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Social tenants deserve to have voices heard

Your article on the future of the Redwoods development in Dunmurry fell short of the fair and balanced reporting to be expected in the Belfast Telegraph (News, May 7).

Clanmil Housing Association has been consulting extensively with Redwoods' residents on whether unsold apartment blocks that have been empty for some time could be used for social housing, to provide homes for some of the 21,000 people in Northern Ireland in acute housing need.

The article included disparaging assertions about social tenants, which were not questioned or challenged. Blanket claims were made about social housing worldwide, without any evidence being cited.

As with owner-occupiers and private tenants, the overwhelming majority of social tenants are considerate and law-abiding.

Research conducted by the Northern Ireland Federation of Housing Associations (NIFHA) in 2011 shows that around 90% of housing association tenants are satisfied, or highly-satisfied, with their home and the service from their landlord.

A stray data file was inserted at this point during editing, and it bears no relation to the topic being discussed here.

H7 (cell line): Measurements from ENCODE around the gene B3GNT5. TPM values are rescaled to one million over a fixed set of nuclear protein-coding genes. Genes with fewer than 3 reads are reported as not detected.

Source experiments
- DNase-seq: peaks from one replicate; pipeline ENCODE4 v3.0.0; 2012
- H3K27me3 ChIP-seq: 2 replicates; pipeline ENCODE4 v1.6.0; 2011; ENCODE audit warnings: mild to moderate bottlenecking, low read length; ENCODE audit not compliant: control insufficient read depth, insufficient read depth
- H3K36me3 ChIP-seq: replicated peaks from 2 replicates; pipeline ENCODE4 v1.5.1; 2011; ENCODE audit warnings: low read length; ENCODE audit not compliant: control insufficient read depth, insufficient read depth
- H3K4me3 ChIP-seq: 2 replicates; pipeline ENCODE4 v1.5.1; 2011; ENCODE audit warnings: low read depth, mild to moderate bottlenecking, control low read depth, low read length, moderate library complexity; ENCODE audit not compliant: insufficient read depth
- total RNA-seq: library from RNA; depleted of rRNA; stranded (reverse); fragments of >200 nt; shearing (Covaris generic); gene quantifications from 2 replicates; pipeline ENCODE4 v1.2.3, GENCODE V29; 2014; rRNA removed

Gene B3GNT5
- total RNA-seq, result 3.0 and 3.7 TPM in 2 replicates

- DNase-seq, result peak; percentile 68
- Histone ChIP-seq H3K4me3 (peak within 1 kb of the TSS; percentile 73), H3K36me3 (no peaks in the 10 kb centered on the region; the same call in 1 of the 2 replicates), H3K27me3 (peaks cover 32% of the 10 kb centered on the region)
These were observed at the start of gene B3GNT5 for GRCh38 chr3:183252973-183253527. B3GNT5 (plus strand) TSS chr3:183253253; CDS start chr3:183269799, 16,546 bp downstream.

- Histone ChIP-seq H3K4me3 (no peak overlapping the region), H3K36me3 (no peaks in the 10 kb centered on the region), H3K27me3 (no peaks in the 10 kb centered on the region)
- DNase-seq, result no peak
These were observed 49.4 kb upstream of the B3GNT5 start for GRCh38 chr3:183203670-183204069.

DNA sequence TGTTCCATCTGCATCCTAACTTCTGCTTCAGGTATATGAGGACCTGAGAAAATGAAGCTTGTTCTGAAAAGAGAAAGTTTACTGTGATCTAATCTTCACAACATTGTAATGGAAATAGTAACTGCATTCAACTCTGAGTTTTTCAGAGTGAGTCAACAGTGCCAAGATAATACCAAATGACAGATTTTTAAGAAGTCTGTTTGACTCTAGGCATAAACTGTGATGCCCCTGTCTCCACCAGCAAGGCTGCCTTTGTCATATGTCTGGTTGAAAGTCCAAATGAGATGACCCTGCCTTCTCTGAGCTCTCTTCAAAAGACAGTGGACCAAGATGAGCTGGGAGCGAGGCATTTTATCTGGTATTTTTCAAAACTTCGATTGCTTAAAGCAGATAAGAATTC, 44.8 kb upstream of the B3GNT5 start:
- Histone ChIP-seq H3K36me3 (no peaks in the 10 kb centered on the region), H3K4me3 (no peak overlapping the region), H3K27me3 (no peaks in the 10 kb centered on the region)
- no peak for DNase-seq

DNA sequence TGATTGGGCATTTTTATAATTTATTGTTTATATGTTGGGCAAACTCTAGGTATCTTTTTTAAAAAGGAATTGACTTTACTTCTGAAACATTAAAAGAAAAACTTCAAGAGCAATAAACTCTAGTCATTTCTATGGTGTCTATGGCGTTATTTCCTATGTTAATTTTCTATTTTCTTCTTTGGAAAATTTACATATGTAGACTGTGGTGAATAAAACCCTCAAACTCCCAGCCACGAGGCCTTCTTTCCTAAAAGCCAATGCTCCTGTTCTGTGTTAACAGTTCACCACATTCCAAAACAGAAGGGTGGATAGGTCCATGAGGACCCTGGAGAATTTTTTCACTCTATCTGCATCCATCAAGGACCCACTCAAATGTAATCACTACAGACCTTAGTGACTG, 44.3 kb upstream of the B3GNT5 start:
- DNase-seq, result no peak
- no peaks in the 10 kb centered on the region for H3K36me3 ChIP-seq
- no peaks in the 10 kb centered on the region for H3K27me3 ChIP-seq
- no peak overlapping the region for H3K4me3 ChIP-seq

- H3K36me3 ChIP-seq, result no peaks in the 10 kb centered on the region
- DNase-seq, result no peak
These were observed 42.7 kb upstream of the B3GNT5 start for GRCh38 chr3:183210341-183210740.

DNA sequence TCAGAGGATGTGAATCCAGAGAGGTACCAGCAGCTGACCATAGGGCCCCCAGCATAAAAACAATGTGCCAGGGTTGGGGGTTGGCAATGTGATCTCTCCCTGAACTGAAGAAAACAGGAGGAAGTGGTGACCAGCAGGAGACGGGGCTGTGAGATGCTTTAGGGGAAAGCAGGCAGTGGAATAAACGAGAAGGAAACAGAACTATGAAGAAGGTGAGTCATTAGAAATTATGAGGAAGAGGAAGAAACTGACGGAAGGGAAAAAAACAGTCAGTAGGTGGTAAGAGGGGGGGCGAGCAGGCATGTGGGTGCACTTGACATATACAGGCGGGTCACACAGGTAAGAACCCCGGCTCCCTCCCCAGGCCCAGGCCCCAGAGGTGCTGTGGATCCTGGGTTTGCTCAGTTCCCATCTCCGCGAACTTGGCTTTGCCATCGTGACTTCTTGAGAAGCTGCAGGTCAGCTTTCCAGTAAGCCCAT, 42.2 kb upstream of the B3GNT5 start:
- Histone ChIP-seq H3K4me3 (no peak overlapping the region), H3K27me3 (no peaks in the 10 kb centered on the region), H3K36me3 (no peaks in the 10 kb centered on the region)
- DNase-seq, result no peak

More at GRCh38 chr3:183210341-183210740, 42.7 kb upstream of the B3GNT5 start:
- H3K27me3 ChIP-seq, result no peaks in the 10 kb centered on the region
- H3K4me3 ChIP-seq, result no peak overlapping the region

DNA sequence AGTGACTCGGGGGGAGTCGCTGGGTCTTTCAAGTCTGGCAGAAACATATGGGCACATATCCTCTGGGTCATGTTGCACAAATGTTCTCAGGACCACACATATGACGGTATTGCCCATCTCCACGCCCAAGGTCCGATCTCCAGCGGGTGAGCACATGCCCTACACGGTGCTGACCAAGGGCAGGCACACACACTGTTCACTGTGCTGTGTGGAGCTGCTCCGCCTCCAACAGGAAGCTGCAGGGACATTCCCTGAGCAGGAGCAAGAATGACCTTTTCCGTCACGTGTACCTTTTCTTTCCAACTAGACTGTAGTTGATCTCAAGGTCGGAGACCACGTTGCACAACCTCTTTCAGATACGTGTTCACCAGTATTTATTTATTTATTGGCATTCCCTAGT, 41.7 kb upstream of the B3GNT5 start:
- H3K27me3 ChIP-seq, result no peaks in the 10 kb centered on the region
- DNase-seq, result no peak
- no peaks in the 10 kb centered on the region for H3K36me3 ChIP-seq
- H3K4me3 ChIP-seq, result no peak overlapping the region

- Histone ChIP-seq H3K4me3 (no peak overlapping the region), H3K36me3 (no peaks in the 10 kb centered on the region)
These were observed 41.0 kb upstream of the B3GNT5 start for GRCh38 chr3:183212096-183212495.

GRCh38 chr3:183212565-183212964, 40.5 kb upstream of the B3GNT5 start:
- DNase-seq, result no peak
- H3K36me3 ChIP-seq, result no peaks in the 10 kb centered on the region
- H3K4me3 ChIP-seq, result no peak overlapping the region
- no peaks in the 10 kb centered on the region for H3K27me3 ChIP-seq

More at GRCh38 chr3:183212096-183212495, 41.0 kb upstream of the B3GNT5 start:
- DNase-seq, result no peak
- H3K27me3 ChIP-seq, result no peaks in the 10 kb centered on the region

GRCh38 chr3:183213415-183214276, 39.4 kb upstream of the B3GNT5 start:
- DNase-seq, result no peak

The vast majority of social tenants live in settled and harmonious communities, often in close proximity to owner-occupiers. Anti-social behaviour is rare and, when it does occur, social landlords work closely with the PSNI and other agencies to tackle it promptly.

The article also claimed - again without evidence - that bringing these empty homes back in to use will depress property prices.

In my view, the real threat to Redwoods' future would be leaving the apartment blocks empty and decaying for further years to come. Of course, Redwoods' residents have a right to be heard. But the Belfast Telegraph should also give a voice to some of the 21,000 people in acute housing need that would benefit from Clanmil's proposals.

CAMERON WATT

Chief executive (designate)

NI Federation of Housing Associations

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